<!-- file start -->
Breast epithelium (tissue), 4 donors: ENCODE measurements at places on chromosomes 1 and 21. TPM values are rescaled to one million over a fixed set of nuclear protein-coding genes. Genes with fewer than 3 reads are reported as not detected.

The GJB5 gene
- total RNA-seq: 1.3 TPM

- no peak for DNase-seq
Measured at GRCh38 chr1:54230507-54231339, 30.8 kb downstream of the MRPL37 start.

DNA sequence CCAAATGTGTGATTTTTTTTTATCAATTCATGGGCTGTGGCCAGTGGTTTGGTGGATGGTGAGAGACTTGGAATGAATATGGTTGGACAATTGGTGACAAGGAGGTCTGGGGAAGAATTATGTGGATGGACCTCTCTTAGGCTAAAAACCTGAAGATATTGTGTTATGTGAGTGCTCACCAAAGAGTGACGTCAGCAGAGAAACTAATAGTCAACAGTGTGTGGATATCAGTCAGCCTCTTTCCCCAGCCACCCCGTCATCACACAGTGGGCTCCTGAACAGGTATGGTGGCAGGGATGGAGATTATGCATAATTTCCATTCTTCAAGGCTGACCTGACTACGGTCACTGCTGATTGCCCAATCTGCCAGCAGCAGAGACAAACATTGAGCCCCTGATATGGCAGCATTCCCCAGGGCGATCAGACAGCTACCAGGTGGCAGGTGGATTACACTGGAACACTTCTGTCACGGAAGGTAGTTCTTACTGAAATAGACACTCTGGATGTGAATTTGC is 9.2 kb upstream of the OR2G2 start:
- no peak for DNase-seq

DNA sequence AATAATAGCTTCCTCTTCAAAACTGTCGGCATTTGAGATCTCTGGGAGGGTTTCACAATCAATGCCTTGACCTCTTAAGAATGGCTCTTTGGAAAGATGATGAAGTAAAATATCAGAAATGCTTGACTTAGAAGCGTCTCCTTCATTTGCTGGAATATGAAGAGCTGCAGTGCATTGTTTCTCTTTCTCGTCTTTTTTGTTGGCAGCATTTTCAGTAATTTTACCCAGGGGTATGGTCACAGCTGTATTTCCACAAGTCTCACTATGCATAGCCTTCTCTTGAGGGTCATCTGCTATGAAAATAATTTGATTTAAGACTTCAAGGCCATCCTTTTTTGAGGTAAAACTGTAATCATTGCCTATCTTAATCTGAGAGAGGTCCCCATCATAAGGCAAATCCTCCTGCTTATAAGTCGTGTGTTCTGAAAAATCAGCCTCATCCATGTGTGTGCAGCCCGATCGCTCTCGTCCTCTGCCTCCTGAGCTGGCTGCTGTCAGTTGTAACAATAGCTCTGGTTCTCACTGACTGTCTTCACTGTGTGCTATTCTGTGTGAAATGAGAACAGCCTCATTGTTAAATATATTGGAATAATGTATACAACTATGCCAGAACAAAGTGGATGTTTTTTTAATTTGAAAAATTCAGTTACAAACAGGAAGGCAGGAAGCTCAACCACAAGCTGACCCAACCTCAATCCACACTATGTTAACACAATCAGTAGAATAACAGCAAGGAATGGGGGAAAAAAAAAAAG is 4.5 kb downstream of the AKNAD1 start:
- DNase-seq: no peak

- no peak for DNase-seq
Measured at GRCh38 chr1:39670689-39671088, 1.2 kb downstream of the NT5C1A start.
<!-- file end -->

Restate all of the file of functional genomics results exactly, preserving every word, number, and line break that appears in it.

Breast epithelium (tissue), 4 donors: ENCODE measurements at places on chromosomes 1 and 21. TPM values are rescaled to one million over a fixed set of nuclear protein-coding genes. Genes with fewer than 3 reads are reported as not detected.

The GJB5 gene
- total RNA-seq: 1.3 TPM

- no peak for DNase-seq
Measured at GRCh38 chr1:54230507-54231339, 30.8 kb downstream of the MRPL37 start.

DNA sequence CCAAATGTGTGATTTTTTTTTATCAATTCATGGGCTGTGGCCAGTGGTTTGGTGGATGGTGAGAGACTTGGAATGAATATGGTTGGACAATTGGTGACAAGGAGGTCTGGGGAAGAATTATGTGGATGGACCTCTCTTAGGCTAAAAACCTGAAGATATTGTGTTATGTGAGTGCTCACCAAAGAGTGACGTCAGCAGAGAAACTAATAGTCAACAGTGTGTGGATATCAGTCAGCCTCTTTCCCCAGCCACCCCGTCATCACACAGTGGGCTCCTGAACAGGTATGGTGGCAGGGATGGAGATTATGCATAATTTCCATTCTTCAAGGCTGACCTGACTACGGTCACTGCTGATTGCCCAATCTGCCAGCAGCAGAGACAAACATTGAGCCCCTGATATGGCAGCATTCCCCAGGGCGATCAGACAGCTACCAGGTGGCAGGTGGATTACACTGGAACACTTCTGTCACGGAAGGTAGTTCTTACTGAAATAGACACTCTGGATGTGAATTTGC is 9.2 kb upstream of the OR2G2 start:
- no peak for DNase-seq

DNA sequence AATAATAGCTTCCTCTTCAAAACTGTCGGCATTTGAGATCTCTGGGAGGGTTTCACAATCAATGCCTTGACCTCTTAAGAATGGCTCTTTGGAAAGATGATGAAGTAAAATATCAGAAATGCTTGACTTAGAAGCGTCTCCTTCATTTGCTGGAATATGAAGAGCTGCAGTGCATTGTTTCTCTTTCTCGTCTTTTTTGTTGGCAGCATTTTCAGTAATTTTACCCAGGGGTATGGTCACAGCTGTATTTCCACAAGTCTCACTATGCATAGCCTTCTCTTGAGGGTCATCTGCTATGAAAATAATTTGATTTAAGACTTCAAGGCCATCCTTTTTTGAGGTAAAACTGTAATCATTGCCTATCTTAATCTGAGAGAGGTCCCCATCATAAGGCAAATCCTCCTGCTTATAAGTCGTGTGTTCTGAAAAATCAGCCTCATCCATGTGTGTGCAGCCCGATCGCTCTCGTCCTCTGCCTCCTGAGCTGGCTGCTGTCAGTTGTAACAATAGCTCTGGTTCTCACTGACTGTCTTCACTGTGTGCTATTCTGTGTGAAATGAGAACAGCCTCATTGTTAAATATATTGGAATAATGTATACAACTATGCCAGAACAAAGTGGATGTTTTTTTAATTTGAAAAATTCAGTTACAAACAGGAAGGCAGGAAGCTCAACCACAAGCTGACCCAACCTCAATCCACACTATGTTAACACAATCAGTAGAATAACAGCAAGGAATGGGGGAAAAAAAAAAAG is 4.5 kb downstream of the AKNAD1 start:
- DNase-seq: no peak

- no peak for DNase-seq
Measured at GRCh38 chr1:39670689-39671088, 1.2 kb downstream of the NT5C1A start.